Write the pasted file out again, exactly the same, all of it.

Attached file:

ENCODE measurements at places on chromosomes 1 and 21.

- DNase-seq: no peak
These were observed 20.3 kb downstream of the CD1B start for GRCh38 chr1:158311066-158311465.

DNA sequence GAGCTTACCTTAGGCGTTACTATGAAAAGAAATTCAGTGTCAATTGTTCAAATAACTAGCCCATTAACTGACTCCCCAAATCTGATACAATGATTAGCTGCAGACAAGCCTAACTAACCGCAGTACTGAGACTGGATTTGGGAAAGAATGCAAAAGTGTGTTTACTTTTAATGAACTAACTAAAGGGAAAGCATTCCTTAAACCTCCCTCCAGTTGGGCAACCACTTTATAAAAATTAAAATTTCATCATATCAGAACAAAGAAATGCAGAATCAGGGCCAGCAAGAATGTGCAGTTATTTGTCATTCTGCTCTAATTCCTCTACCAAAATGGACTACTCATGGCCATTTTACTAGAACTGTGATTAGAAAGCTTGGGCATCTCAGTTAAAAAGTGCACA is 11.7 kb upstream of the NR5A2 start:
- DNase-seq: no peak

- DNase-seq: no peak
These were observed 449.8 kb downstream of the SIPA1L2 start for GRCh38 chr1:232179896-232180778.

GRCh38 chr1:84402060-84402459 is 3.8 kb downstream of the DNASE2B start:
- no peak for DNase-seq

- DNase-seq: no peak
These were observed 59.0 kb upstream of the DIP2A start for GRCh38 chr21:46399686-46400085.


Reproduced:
ENCODE measurements at places on chromosomes 1 and 21.

- DNase-seq: no peak
These were observed 20.3 kb downstream of the CD1B start for GRCh38 chr1:158311066-158311465.

DNA sequence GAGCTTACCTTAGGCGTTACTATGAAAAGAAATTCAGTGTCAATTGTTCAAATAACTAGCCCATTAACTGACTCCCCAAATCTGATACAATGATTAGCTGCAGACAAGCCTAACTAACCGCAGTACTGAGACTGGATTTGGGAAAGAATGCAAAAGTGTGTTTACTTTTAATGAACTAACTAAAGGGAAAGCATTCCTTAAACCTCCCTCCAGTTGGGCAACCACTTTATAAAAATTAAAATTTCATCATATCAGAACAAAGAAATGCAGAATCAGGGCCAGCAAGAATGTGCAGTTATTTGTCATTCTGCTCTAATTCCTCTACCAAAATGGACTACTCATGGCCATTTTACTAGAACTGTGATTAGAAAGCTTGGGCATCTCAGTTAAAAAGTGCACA is 11.7 kb upstream of the NR5A2 start:
- DNase-seq: no peak

- DNase-seq: no peak
These were observed 449.8 kb downstream of the SIPA1L2 start for GRCh38 chr1:232179896-232180778.

GRCh38 chr1:84402060-84402459 is 3.8 kb downstream of the DNASE2B start:
- no peak for DNase-seq

- DNase-seq: no peak
These were observed 59.0 kb upstream of the DIP2A start for GRCh38 chr21:46399686-46400085.